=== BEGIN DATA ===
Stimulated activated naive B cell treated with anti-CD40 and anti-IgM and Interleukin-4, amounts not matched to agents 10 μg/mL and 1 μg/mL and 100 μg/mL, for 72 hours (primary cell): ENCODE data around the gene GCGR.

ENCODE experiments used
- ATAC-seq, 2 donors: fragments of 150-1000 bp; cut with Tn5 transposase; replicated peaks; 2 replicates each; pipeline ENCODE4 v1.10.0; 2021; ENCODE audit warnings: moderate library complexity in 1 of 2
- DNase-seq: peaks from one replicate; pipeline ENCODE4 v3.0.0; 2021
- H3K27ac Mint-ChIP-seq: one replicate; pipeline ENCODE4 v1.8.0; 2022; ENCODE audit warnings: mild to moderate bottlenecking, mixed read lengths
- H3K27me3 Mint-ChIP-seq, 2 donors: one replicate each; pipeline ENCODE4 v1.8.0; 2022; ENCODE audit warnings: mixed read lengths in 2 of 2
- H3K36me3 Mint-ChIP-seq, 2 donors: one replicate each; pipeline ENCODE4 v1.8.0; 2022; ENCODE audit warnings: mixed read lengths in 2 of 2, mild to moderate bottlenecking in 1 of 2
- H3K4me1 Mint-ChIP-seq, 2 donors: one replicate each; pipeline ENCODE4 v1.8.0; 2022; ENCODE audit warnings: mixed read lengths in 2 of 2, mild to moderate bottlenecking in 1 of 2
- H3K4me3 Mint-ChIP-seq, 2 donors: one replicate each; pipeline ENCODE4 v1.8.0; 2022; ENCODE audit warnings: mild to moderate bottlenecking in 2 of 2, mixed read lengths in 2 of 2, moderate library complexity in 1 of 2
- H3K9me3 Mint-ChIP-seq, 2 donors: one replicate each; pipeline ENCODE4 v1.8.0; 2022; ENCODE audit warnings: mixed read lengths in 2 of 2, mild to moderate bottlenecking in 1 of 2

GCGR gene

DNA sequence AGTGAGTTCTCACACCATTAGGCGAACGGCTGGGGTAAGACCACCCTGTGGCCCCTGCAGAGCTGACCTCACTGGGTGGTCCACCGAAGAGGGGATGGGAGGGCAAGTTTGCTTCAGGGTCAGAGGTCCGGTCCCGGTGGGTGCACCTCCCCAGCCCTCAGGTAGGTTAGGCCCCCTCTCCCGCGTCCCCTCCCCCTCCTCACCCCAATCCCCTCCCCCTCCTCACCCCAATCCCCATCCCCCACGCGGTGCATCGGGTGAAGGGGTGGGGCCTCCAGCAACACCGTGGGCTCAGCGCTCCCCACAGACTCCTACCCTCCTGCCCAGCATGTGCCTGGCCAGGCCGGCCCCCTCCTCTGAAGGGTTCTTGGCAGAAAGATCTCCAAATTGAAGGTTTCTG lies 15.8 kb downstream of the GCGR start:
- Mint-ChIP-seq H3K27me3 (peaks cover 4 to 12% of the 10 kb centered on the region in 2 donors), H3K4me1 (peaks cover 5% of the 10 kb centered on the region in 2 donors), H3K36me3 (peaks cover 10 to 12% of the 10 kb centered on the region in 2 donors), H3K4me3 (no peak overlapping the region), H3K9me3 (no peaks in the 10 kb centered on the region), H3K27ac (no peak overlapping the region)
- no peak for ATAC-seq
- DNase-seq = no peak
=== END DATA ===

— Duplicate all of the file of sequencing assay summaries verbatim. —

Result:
Stimulated activated naive B cell treated with anti-CD40 and anti-IgM and Interleukin-4, amounts not matched to agents 10 μg/mL and 1 μg/mL and 100 μg/mL, for 72 hours (primary cell): ENCODE data around the gene GCGR.

ENCODE experiments used
- ATAC-seq, 2 donors: fragments of 150-1000 bp; cut with Tn5 transposase; replicated peaks; 2 replicates each; pipeline ENCODE4 v1.10.0; 2021; ENCODE audit warnings: moderate library complexity in 1 of 2
- DNase-seq: peaks from one replicate; pipeline ENCODE4 v3.0.0; 2021
- H3K27ac Mint-ChIP-seq: one replicate; pipeline ENCODE4 v1.8.0; 2022; ENCODE audit warnings: mild to moderate bottlenecking, mixed read lengths
- H3K27me3 Mint-ChIP-seq, 2 donors: one replicate each; pipeline ENCODE4 v1.8.0; 2022; ENCODE audit warnings: mixed read lengths in 2 of 2
- H3K36me3 Mint-ChIP-seq, 2 donors: one replicate each; pipeline ENCODE4 v1.8.0; 2022; ENCODE audit warnings: mixed read lengths in 2 of 2, mild to moderate bottlenecking in 1 of 2
- H3K4me1 Mint-ChIP-seq, 2 donors: one replicate each; pipeline ENCODE4 v1.8.0; 2022; ENCODE audit warnings: mixed read lengths in 2 of 2, mild to moderate bottlenecking in 1 of 2
- H3K4me3 Mint-ChIP-seq, 2 donors: one replicate each; pipeline ENCODE4 v1.8.0; 2022; ENCODE audit warnings: mild to moderate bottlenecking in 2 of 2, mixed read lengths in 2 of 2, moderate library complexity in 1 of 2
- H3K9me3 Mint-ChIP-seq, 2 donors: one replicate each; pipeline ENCODE4 v1.8.0; 2022; ENCODE audit warnings: mixed read lengths in 2 of 2, mild to moderate bottlenecking in 1 of 2

GCGR gene

DNA sequence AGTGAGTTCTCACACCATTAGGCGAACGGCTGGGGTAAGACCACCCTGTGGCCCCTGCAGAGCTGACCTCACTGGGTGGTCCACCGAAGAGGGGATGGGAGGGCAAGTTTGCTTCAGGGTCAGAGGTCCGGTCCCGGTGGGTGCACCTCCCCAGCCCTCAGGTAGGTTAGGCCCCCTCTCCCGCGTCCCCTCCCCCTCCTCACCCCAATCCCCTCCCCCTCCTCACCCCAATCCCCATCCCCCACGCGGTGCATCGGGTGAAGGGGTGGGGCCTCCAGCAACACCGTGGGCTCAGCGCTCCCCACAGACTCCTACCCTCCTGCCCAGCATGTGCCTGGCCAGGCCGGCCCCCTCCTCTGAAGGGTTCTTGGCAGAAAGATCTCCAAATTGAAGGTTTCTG lies 15.8 kb downstream of the GCGR start:
- Mint-ChIP-seq H3K27me3 (peaks cover 4 to 12% of the 10 kb centered on the region in 2 donors), H3K4me1 (peaks cover 5% of the 10 kb centered on the region in 2 donors), H3K36me3 (peaks cover 10 to 12% of the 10 kb centered on the region in 2 donors), H3K4me3 (no peak overlapping the region), H3K9me3 (no peaks in the 10 kb centered on the region), H3K27ac (no peak overlapping the region)
- no peak for ATAC-seq
- DNase-seq = no peak